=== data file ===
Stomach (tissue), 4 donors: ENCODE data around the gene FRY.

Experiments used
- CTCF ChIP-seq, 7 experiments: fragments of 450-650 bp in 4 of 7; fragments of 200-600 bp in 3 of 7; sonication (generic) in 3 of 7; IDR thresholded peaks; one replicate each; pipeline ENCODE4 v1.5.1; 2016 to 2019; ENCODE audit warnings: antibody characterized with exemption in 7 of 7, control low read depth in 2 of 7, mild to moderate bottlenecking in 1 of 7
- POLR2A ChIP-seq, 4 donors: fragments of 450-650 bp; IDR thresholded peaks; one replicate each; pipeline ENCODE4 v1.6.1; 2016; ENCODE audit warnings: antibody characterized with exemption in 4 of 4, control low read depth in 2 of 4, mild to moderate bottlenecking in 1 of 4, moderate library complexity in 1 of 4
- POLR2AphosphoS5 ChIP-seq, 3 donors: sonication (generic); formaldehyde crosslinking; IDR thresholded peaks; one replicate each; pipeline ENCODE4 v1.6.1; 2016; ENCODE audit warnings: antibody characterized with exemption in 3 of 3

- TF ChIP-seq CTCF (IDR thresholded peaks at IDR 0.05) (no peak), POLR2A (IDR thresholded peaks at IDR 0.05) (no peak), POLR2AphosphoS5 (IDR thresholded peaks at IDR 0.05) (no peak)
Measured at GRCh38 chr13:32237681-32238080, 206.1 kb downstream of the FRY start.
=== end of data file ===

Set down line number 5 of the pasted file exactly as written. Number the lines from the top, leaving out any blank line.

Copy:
- POLR2AphosphoS5 ChIP-seq, 3 donors: sonication (generic); formaldehyde crosslinking; IDR thresholded peaks; one replicate each; pipeline ENCODE4 v1.6.1; 2016; ENCODE audit warnings: antibody characterized with exemption in 3 of 3